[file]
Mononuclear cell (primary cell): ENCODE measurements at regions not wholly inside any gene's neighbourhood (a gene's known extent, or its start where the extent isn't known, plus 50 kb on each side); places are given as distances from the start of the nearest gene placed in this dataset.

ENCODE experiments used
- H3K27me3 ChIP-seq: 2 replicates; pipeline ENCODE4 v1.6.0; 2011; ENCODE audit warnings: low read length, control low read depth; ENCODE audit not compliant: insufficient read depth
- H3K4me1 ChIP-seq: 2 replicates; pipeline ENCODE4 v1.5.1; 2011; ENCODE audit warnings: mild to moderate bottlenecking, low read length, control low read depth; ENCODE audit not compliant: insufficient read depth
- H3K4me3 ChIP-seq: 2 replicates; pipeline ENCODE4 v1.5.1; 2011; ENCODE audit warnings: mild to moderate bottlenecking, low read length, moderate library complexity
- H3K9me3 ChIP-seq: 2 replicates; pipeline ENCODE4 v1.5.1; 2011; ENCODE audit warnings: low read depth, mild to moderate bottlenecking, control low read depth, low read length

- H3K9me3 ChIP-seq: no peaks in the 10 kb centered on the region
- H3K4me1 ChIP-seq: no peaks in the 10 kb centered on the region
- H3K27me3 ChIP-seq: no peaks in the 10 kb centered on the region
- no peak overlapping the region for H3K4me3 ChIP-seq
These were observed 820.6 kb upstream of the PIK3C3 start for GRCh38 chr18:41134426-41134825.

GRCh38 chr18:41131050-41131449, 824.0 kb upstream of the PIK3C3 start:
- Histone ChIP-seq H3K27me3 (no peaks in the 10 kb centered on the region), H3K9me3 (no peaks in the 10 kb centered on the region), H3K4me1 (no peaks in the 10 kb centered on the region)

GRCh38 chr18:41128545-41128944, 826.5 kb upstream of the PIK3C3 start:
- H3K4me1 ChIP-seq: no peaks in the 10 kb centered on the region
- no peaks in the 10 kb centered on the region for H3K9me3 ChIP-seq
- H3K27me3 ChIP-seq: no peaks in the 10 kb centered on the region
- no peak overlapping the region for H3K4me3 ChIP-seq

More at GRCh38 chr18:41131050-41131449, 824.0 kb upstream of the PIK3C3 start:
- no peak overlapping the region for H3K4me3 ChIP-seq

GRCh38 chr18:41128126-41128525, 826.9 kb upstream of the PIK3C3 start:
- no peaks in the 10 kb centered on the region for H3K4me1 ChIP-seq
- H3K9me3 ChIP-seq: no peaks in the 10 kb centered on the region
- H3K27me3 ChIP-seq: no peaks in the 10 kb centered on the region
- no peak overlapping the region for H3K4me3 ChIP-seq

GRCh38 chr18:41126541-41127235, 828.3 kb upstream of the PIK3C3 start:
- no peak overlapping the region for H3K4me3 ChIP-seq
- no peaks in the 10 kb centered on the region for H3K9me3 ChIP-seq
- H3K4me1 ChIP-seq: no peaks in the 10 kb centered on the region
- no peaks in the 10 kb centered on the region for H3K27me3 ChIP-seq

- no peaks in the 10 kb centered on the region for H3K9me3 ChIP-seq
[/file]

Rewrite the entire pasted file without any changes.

Mononuclear cell (primary cell): ENCODE measurements at regions not wholly inside any gene's neighbourhood (a gene's known extent, or its start where the extent isn't known, plus 50 kb on each side); places are given as distances from the start of the nearest gene placed in this dataset.

ENCODE experiments used
- H3K27me3 ChIP-seq: 2 replicates; pipeline ENCODE4 v1.6.0; 2011; ENCODE audit warnings: low read length, control low read depth; ENCODE audit not compliant: insufficient read depth
- H3K4me1 ChIP-seq: 2 replicates; pipeline ENCODE4 v1.5.1; 2011; ENCODE audit warnings: mild to moderate bottlenecking, low read length, control low read depth; ENCODE audit not compliant: insufficient read depth
- H3K4me3 ChIP-seq: 2 replicates; pipeline ENCODE4 v1.5.1; 2011; ENCODE audit warnings: mild to moderate bottlenecking, low read length, moderate library complexity
- H3K9me3 ChIP-seq: 2 replicates; pipeline ENCODE4 v1.5.1; 2011; ENCODE audit warnings: low read depth, mild to moderate bottlenecking, control low read depth, low read length

- H3K9me3 ChIP-seq: no peaks in the 10 kb centered on the region
- H3K4me1 ChIP-seq: no peaks in the 10 kb centered on the region
- H3K27me3 ChIP-seq: no peaks in the 10 kb centered on the region
- no peak overlapping the region for H3K4me3 ChIP-seq
These were observed 820.6 kb upstream of the PIK3C3 start for GRCh38 chr18:41134426-41134825.

GRCh38 chr18:41131050-41131449, 824.0 kb upstream of the PIK3C3 start:
- Histone ChIP-seq H3K27me3 (no peaks in the 10 kb centered on the region), H3K9me3 (no peaks in the 10 kb centered on the region), H3K4me1 (no peaks in the 10 kb centered on the region)

GRCh38 chr18:41128545-41128944, 826.5 kb upstream of the PIK3C3 start:
- H3K4me1 ChIP-seq: no peaks in the 10 kb centered on the region
- no peaks in the 10 kb centered on the region for H3K9me3 ChIP-seq
- H3K27me3 ChIP-seq: no peaks in the 10 kb centered on the region
- no peak overlapping the region for H3K4me3 ChIP-seq

More at GRCh38 chr18:41131050-41131449, 824.0 kb upstream of the PIK3C3 start:
- no peak overlapping the region for H3K4me3 ChIP-seq

GRCh38 chr18:41128126-41128525, 826.9 kb upstream of the PIK3C3 start:
- no peaks in the 10 kb centered on the region for H3K4me1 ChIP-seq
- H3K9me3 ChIP-seq: no peaks in the 10 kb centered on the region
- H3K27me3 ChIP-seq: no peaks in the 10 kb centered on the region
- no peak overlapping the region for H3K4me3 ChIP-seq

GRCh38 chr18:41126541-41127235, 828.3 kb upstream of the PIK3C3 start:
- no peak overlapping the region for H3K4me3 ChIP-seq
- no peaks in the 10 kb centered on the region for H3K9me3 ChIP-seq
- H3K4me1 ChIP-seq: no peaks in the 10 kb centered on the region
- no peaks in the 10 kb centered on the region for H3K27me3 ChIP-seq

- no peaks in the 10 kb centered on the region for H3K9me3 ChIP-seq